The Elocutionary Reader; Or, Rhetorical Class Book
Simpkin, Marshall, and Company, 1847 - 12 頁
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action admiration ambition ancient arms bear beautiful better blood brave Brutus Cæsar cause character charge common court dark death delight duty earth Editor effect eloquence evil eyes face fair fame fathers fear feel follow friends give grave hand happy hast head hear heart heaven honour hope hour House human interest justice kind king knowledge learning less liberty light living look Lord means mind nature necessary never night noble o'er once orator pass passions peace period person pleasure poor possessed present principles produce question reason Rome round ruin scene sleep soul sound speak speech spirit stand suffered sweet tears tell thee thing thou thought thousand tion truth virtue voice whole wife youth
第 156 頁 - So stately his form, and so lovely her face, that never a hall such a galliard did grace; while her mother did fret, and her father did fume. and the bridegroom stood dangling his bonnet and plume ; and the bride-maidens whispered, "Twere better by far to have matched our fair cousin with young Lochinvar.
第 153 頁 - And Ardennes waves above them her green leaves, Dewy with nature's tear-drops as they pass, Grieving, if aught inanimate e'er grieves, Over the unreturning brave, - alas! Ere evening to be trodden like the grass Which now beneath them, but above shall grow In its next verdure, when this fiery mass Of living valour, rolling on the foe And burning with high hope shall moulder cold and low.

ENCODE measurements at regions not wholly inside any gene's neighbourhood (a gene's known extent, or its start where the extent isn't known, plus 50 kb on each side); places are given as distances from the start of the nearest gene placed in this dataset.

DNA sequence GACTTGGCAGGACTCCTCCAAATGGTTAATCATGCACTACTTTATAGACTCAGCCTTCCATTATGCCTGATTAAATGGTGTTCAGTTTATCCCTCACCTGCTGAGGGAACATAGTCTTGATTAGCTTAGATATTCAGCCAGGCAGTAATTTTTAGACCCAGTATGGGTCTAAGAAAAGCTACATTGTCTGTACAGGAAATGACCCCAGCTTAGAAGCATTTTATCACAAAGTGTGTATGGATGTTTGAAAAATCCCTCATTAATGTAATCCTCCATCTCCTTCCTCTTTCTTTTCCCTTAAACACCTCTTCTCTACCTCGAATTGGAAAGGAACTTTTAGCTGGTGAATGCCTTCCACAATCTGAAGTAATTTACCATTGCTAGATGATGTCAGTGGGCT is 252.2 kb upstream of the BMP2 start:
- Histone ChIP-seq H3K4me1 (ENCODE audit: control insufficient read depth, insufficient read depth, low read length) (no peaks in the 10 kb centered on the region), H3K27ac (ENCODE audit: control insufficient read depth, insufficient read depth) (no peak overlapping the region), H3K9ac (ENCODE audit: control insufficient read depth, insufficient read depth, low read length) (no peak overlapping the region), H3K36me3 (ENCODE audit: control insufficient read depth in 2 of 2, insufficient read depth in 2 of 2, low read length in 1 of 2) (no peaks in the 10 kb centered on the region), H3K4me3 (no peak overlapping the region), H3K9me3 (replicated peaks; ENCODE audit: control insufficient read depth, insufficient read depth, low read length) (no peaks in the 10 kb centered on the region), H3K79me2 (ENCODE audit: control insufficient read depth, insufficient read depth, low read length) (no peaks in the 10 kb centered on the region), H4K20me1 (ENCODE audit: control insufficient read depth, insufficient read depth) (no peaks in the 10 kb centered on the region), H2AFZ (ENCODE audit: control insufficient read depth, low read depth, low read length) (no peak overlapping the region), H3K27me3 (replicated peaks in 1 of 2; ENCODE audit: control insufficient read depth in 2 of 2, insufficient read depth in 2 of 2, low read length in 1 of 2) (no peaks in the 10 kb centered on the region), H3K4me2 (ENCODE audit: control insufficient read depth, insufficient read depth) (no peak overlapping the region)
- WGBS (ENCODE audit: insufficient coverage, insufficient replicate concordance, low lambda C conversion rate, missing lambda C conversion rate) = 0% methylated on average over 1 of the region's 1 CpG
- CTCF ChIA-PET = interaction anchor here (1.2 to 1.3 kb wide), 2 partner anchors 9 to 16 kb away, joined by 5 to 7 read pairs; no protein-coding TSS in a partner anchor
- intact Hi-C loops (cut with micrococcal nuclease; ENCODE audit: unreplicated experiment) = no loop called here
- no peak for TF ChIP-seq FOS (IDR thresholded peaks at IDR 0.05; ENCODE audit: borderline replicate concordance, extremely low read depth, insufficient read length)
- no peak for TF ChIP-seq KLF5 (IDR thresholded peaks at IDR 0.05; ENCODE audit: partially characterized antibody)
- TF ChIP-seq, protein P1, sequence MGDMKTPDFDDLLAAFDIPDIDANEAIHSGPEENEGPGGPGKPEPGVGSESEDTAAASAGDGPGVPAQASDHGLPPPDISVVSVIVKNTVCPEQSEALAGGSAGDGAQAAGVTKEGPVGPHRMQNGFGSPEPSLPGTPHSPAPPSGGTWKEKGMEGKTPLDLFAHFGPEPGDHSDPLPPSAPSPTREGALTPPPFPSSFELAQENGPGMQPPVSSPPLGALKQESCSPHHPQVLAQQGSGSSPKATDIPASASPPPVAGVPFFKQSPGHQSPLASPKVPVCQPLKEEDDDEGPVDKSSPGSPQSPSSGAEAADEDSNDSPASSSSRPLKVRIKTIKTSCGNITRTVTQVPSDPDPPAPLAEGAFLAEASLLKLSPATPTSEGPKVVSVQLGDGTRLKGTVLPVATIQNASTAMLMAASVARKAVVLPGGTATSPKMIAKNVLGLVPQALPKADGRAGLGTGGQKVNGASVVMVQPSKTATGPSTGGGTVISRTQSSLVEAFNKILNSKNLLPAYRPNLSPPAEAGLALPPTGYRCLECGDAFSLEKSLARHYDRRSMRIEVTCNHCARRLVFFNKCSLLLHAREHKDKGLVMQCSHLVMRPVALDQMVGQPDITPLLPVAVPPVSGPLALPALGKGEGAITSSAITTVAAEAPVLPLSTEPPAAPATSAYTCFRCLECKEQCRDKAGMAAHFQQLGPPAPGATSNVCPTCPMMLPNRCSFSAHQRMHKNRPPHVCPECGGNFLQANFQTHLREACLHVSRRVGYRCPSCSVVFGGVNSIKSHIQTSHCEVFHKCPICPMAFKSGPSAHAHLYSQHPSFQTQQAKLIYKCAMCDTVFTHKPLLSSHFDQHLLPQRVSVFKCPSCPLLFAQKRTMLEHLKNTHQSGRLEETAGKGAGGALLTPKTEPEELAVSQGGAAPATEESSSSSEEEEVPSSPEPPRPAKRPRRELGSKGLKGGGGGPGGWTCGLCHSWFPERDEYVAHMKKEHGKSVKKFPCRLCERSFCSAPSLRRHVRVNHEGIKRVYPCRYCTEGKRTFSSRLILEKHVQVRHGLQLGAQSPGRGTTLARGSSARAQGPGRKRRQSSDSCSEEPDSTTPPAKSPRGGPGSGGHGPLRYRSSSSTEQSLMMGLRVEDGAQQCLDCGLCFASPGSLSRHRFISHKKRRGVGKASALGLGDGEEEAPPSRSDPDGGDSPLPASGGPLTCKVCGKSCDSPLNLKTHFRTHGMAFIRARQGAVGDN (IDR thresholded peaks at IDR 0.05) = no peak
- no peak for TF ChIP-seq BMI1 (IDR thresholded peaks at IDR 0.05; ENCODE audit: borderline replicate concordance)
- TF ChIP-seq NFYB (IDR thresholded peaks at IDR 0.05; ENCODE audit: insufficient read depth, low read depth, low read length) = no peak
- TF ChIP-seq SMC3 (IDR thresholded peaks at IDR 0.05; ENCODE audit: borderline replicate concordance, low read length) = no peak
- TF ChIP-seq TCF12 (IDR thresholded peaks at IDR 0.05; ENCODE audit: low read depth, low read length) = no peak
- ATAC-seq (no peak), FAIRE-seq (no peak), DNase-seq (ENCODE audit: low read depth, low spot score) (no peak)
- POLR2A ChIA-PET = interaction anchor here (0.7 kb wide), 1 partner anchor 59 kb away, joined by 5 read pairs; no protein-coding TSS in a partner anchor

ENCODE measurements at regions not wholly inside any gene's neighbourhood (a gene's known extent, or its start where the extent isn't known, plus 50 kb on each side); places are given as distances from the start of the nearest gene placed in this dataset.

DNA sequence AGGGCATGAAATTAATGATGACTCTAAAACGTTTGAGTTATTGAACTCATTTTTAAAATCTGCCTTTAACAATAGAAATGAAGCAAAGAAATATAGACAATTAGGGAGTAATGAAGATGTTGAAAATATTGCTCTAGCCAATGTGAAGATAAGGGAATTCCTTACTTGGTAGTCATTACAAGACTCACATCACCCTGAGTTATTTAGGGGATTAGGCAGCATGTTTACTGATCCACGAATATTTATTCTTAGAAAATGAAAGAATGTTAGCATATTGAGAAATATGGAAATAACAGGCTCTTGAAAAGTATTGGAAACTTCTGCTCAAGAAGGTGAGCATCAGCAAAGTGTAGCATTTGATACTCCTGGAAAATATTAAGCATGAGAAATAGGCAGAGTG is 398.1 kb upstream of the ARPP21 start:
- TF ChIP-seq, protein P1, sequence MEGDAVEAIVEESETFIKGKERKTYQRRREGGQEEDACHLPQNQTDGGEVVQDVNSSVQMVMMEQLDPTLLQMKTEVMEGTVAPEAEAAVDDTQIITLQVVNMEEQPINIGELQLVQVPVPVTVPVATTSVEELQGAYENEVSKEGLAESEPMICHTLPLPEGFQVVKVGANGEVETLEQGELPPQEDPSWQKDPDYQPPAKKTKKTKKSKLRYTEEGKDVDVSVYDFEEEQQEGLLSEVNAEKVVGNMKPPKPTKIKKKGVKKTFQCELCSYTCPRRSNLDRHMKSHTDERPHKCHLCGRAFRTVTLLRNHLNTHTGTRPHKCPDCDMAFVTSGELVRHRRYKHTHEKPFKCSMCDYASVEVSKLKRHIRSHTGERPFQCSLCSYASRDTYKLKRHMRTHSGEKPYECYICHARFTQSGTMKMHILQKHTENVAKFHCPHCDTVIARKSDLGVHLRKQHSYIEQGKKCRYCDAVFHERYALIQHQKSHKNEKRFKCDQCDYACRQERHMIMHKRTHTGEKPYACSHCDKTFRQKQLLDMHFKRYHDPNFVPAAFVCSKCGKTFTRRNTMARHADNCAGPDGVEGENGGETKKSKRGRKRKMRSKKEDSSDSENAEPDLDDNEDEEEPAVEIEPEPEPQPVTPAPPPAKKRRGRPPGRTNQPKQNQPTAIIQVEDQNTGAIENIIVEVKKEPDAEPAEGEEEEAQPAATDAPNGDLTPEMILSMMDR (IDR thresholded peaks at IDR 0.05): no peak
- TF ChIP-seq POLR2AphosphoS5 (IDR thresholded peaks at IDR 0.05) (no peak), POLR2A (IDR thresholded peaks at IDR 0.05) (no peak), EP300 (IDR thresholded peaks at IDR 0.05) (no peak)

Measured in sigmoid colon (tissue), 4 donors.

第 59 頁 - ... as if there were sought in knowledge a couch, whereupon to rest a searching and restless spirit ; or a terrace, for a wandering and variable mind to walk up and down with a fair prospect ; or a tower of state, for a proud mind to raise itself upon ; or a fort or commanding ground, for strife and contention ; or a shop, for profit, or sale ; and not a rich storehouse, for the glory of the Creator, and the relief of man's estate.
第 152 頁 - Ah ! then and there was hurrying to and fro, And gathering tears, and tremblings of distress, And cheeks all pale, which but an hour ago Blush'd at the praise of their own loveliness ; And there were sudden partings, such as press The life from out young hearts, and choking sighs, Which ne'er might be repeated...
第 156 頁 - The isles of Greece, the isles of Greece! Where burning Sappho loved and sung, Where grew the arts of war and peace, Where Delos rose, and Phoebus sprung! Eternal summer gilds them yet, But all, except their sun, is set.
第 159 頁 - Place me on Sunium's marbled steep — Where nothing, save the waves and I, May hear our mutual murmurs sweep ; There, swan-like, let me sing and die : A land of slaves shall ne'er be mine — Dash down yon cup of Samian wine ! LXXXVH.
第 15 頁 - ... twere the mirror up to nature ; to show virtue her own feature, scorn her own image, and the very age and body of the time his form and pressure. Now, this overdone, or come tardy off, though it make the unskilful laugh, cannot but make the judicious grieve ; the censure of which one must, in your allowance, o'erweigh a whole theatre of others.
第 16 頁 - And let those that play your clowns, speak no more than is set down for them : for there be of them, that will themselves laugh, to set on some quantity of barren spectators to laugh too ; though, in the mean time, some necessary question of the play be then to be considered: that's villainous; and . shows a most pitiful ambition in the fool that uses it.
第 151 頁 - There was a sound of revelry by night, And Belgium's capital had gathered then Her Beauty and her Chivalry, and bright The lamps shone o'er fair women and brave men...
第 161 頁 - And shake him from thee ; the vile strength he wields For earth's destruction, thou dost all despise, Spurning him from thy bosom to the skies. And send'st him, shivering, in thy playful spray, And howling, to his gods, where haply lies His petty hope in some near port or bay, And dashest him again to earth : there let him lay.